A stinging classic from John Abraham, Kerala’s cult, avant garde filmmaker. It is his second feature and only film in Tamil. Abraham takes on Brahminical bigotry and superstition in this satire. When a baby donkey strays into an upper caste Brahmin village, Prof Narayanaswami adopts it. Ridiculed by the upper castes, he asks a mute maid Uma to look after it. When Uma’s stillborn baby is found outside the temple, the donkey is blamed and killed. The guilty priests now worship the donkey and ritually burn its corpse, but the fire engulfs the entire village, except the professor and Uma. The Brahmins tried to ban it, but the film, produced by Nirmiti Films, won the National Award.
Screening to be followed by music performance and Q/A with Karinthalakkoottam, folk music group from Thrissur, Kerala. Moderated by Meenakshi Shedde.
9 pm: Performed by Karinthalakkoottam, folk music group from Thrissur, Kerala. Karinthalakkoottam is an ethno-music and folklore study group. An 18-member troupe will perform, led by PR Remesh, an employee of the state road transport corporation, who won the Kerala Folklore Award for folk music. Their repertoire includes songs questioning caste and untouchability, working class farming songs, and songs of aboriginal communities like the Parayas and Pulayas. “When we dance the ‘theyyam’ we are your gods, but once we remove our theyyam ornaments and dresses, we are sent beyond the fence,” goes one of their songs. Traditionally, while the men sing, the women dance with their hair loose, and Karinthalakkoottam means ‘the group dancing with its long, black hair.’
Meenakshi Shedde is South Asia Consultant to the Berlin and Dubai International Film Festivals, based in Mumbai. Winner of India’s National Award for Best Film Critic, she has been on the jury of the Cannes, Berlin and Venice festivals. She has been India/Asia Curator/Consultant since 18 years to festivals worldwide, including the Toronto, Locarno, Busan, IFFI-Goa, Kerala, Mumbai and Colombo Film Festivals, and is on the APSA Nominations Council, Brisbane. A journalist for 30 years, she freelances for Variety, Screen, Cahiers du Cinema, Forbes, Midday, CNN-News18 and news18.com. A Mentor on Film Critics’ Labs and Script Labs worldwide, she has been Script Consultant to the Locarno Film Festival, Mumbai Mantra-Sundance Screenwriters’ Lab and NFDC. She has also written for 15 books.
The curator would like to acknowledge with thanks many people, without whose generous support we could not organise this programme, including Onir and Sanjay Suri of Anticlock Films, Zee Studios, Nishant Roy Bombarde, Nagraj Manjule, Aatpat Production, Ashok Suvarna, V Lakshmikanth of Total Kannada, Prakash Magdum, Director, National Film Archive of India, Pune, and Kiran Dhiwar (NFAI), Shaina Anand, Sadanand Menon, Reena Agrawal, Karthikeya Prabu, Jeeva Giridharan, Nirupama Dutt, Shellee, Neha Arora, Bandhu Prasad and Vijeesh Lal AV.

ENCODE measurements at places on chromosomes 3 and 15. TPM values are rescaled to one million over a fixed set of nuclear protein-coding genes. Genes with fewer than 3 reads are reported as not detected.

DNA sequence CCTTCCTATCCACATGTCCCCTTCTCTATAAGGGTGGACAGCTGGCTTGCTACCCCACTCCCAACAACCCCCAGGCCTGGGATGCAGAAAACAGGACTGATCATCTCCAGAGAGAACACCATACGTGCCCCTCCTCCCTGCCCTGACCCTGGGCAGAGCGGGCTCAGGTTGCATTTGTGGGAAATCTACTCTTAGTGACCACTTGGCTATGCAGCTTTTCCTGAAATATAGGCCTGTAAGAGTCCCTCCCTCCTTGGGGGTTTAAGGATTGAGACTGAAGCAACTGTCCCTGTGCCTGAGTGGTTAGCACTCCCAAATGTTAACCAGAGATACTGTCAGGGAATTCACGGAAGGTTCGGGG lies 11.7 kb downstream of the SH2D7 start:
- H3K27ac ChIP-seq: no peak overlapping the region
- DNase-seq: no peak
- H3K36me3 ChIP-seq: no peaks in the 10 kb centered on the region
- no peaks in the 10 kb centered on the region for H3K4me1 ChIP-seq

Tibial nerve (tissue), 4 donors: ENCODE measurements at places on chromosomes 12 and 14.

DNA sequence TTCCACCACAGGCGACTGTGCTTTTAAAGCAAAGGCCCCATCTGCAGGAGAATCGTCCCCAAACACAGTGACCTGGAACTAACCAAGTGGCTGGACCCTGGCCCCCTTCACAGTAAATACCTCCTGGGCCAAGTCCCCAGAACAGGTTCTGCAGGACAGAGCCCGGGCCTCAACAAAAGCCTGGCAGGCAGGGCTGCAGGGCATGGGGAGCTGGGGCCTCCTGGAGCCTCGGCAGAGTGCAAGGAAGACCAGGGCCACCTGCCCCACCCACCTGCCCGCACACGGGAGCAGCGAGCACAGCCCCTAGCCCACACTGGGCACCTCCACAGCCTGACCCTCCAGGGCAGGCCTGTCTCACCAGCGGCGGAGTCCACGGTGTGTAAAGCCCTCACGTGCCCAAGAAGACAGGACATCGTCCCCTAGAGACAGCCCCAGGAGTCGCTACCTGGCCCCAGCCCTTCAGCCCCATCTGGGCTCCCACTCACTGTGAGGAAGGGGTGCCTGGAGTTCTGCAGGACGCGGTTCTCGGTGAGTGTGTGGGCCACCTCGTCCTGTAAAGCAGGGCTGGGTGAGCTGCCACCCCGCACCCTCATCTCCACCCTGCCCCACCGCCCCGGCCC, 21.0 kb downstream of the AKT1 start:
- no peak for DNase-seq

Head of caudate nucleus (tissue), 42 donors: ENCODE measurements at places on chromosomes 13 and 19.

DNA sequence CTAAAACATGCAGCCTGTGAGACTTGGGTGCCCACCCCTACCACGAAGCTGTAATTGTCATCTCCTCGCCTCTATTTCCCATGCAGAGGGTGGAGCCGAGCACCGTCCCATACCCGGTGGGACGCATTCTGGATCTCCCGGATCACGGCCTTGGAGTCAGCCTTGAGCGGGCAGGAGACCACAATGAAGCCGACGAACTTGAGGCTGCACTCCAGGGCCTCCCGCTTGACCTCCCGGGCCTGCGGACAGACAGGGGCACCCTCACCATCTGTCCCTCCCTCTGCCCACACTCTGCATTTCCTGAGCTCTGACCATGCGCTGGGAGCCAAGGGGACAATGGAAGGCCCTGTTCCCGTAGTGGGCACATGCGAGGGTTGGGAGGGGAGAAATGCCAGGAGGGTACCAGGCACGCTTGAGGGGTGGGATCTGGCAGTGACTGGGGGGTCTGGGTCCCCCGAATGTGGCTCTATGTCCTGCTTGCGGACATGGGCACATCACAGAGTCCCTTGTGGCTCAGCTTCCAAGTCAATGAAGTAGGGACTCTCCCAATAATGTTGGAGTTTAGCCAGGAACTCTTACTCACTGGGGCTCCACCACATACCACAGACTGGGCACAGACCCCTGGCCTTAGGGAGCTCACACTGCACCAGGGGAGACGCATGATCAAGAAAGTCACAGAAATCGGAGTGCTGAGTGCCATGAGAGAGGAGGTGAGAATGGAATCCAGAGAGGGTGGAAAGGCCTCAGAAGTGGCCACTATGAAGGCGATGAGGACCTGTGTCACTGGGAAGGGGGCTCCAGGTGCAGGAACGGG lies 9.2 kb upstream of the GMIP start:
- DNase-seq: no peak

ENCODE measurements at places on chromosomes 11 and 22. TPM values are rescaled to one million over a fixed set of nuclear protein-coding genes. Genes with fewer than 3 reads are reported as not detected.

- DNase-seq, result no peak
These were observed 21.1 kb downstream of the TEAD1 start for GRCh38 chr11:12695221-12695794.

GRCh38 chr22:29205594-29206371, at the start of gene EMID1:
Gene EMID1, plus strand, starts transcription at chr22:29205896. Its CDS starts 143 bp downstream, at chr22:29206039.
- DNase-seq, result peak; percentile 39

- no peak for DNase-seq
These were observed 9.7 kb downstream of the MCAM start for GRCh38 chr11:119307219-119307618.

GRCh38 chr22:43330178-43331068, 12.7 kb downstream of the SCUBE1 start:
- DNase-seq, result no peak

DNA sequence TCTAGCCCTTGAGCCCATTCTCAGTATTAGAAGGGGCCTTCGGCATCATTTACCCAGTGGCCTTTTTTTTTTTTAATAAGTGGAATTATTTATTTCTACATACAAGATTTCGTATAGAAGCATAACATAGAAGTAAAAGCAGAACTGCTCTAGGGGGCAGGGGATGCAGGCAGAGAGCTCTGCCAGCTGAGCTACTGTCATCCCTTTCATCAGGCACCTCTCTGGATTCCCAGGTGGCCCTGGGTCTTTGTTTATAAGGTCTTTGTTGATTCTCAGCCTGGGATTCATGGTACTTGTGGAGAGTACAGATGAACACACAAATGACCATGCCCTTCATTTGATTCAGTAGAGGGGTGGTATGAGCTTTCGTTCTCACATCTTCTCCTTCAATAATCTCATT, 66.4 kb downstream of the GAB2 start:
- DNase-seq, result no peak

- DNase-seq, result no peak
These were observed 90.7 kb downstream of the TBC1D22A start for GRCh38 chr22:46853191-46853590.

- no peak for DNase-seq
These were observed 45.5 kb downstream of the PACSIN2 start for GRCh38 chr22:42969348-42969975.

Three Films by Rajeev Ravi
Annayum Rasoolum – January 20
A tale in the mould of a classical love story set to a backdrop of Kochi’s dark underbelly. Rasool (Fahadh Faasil) is a taxi driver, a lucrative career option for under-educated youngsters in Kerala, while his friends lead a life on the edge to make a quick buck. Anna (Andrea Jeremiah) is a salesgirl in an upmarket garment store. The love story takes shape during their boat rides from Vypeen to the city, but the narrative is about life on the margins of mainstream society.
India/2014/116 mins/MalayalamThis film, set in Thiruvananthapuram and starring Farhaan Faasil in the titular role, is about loss of innocence as teenage college student Steve begins to see life in all its murky hues after a number of incidents push him into taking off the rose-tinted glasses. Alcohol, drugs and social media addiction share space with a budding romance as Steve finds life isn’t smooth sailing.
India/2016/180 mins/MalayalamThe film is a hard look at unchecked urbanization set in Kammatipaadam, a slum locality in Ernakulam. The narrative – told via flashbacks experienced by Krishnan (Dulquer Salmaan), a former petty criminal who returns to the city from Mumbai – is woven around the plight of the Dalit community, which was forced to give over their lands to the real-estate mafia.
Water Wets Sari, Sharira and Cinema Too!
January 26-28, 2017
The Indian Cinerotica